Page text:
Lena Park Secures $26M for Boston-Area Community
- May 28, 2020
Lena Park Community Development Corp. has received $25.6 million in financing for the renovation and affordability extension at Granite Lena Park, a 143-unit affordable property in Boston’s Dorchester neighborhood. MassHousing provided the borrower with a $16.3 million tax-exempt construction and permanent loan and a $9.3 million bridge loan. The transaction also extends the property’s Section 8 HAP contract for at least 20 years.
Located at 754 Blue Hill Ave., Granite Lena Park consists of seven buildings completed in the 1920s on scattered sites across from Franklin Park. The community encompasses one- to four-bedroom apartments catering to low-income residents. WinnResidential serves as property manager.
The property is 6 miles south of downtown Boston, less than 2 miles east of Lemuel Shattuck Hospital. The location is easily accessible through public transportation, having several bus stations and a train station within walking distance.
Renovation plans and funds
According to Yardi Matrix data, the owner completely renovated Granite Lena Park in 1989. The MassHousing financing will be used for more property improvements such as apartment and accessibility upgrades, but also for thermal and moisture protection and water drainage improvements. NEI General Contracting is the project’s general contractor, while Davis Square Architects provides architectural services.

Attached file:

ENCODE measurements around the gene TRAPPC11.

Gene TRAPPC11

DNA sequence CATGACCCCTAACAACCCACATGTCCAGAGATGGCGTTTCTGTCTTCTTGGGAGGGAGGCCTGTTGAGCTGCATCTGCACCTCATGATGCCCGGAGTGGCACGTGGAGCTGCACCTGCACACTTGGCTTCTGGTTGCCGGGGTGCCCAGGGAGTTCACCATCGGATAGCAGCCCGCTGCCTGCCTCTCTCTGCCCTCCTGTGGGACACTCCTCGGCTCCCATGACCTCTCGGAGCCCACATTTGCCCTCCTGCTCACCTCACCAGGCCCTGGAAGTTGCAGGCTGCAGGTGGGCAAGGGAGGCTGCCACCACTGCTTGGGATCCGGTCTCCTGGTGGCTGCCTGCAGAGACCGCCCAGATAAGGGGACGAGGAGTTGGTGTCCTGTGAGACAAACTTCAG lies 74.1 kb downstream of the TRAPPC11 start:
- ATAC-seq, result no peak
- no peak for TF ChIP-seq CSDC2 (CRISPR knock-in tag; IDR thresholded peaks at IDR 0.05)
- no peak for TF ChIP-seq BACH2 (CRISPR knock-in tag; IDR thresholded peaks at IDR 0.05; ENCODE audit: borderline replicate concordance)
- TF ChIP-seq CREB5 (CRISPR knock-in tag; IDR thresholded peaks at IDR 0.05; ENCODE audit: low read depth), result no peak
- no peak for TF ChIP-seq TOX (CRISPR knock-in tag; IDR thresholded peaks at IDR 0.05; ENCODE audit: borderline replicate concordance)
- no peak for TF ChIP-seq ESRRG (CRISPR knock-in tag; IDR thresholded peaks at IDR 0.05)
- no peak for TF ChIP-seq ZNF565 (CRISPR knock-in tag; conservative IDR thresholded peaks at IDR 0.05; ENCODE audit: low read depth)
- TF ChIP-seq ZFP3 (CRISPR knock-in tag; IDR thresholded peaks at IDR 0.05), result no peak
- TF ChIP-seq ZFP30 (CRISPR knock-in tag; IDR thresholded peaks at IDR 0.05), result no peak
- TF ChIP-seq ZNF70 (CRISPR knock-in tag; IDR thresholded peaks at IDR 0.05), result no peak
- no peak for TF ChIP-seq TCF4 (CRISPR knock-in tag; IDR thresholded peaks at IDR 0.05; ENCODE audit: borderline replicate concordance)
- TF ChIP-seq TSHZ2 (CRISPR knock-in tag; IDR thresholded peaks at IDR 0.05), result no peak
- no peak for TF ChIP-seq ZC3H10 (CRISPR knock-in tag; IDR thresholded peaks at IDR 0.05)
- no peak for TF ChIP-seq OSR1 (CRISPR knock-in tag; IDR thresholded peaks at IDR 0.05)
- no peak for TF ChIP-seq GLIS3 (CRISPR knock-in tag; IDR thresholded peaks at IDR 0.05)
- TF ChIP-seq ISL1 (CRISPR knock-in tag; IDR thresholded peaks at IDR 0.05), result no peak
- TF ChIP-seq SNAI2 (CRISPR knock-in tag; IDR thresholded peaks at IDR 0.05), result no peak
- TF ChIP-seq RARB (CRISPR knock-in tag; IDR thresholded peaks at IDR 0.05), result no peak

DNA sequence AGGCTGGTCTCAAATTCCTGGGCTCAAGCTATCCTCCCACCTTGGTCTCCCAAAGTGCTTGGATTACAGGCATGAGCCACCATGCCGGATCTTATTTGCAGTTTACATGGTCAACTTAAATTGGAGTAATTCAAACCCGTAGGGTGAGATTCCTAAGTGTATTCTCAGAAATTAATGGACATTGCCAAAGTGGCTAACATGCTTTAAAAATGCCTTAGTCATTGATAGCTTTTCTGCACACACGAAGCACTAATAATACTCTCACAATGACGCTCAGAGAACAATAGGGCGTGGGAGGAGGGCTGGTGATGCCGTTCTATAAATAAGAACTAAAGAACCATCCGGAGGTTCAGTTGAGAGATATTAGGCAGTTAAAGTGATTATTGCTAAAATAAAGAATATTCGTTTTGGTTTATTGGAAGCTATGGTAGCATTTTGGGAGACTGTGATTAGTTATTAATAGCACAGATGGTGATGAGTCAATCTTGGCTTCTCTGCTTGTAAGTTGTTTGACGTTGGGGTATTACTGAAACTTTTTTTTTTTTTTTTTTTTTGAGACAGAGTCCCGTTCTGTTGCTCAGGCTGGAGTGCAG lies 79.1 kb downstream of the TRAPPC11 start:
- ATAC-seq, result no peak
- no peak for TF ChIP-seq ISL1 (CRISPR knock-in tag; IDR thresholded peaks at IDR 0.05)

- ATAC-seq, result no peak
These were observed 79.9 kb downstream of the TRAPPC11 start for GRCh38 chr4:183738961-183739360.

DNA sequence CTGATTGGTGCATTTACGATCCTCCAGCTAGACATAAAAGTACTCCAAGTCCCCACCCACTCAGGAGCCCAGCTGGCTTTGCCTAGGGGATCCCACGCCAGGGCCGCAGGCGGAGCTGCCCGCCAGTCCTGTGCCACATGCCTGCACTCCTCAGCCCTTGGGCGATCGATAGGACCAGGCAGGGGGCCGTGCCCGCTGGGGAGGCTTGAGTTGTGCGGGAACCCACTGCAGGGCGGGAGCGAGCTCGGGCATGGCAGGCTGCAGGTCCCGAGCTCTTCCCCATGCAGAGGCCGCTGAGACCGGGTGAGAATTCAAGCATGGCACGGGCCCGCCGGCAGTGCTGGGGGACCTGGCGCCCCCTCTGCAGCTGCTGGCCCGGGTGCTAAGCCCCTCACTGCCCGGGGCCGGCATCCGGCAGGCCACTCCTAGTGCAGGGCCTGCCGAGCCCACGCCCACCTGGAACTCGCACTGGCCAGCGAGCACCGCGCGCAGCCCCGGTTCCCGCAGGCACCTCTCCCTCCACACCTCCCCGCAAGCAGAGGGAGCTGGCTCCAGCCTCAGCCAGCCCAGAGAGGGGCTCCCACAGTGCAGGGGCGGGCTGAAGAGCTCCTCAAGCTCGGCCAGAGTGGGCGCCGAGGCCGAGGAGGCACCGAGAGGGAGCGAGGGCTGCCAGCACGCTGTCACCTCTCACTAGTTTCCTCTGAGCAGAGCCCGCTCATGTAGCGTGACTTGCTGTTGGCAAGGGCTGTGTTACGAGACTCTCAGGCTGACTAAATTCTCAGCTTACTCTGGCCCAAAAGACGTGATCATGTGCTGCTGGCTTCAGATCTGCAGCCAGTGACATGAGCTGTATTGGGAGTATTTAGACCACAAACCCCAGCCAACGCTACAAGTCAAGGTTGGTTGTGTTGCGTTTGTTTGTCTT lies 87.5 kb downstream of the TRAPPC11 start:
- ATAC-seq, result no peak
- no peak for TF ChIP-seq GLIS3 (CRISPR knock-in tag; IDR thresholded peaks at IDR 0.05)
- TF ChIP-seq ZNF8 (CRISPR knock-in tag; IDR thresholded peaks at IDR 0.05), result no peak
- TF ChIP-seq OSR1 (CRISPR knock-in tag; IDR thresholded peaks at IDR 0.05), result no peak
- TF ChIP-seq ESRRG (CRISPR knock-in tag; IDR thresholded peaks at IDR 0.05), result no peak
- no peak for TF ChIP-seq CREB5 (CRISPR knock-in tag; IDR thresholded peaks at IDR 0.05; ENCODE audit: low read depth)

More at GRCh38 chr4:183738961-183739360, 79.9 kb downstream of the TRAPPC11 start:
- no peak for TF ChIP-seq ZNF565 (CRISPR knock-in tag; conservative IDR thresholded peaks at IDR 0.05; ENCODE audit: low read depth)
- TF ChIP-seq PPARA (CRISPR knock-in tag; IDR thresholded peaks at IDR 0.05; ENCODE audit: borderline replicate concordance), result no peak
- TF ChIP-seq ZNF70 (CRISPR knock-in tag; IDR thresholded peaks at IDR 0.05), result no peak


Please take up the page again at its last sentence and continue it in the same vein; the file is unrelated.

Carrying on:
The renovation project also benefits from other types of financing. The Massachusetts Housing Investment Corp. provided $14.3 million in federal Low-Income Housing Tax Credit (LIHTC) equity and $3.8 million in federal historic tax credit equity. Other funds include $975,200 in state historic tax credit equity syndicated through East Boston Savings Bank, a $10.9 million seller loan and $1.9 million in net operating income during construction.
In July, MassHousing provided WinnCos. with $49.3 million in affordable financing for a 284-unit community in Peabody, Mass. The borrower used the funds to rehabilitate the property and preserve its affordability for low-income households for at least 45 years.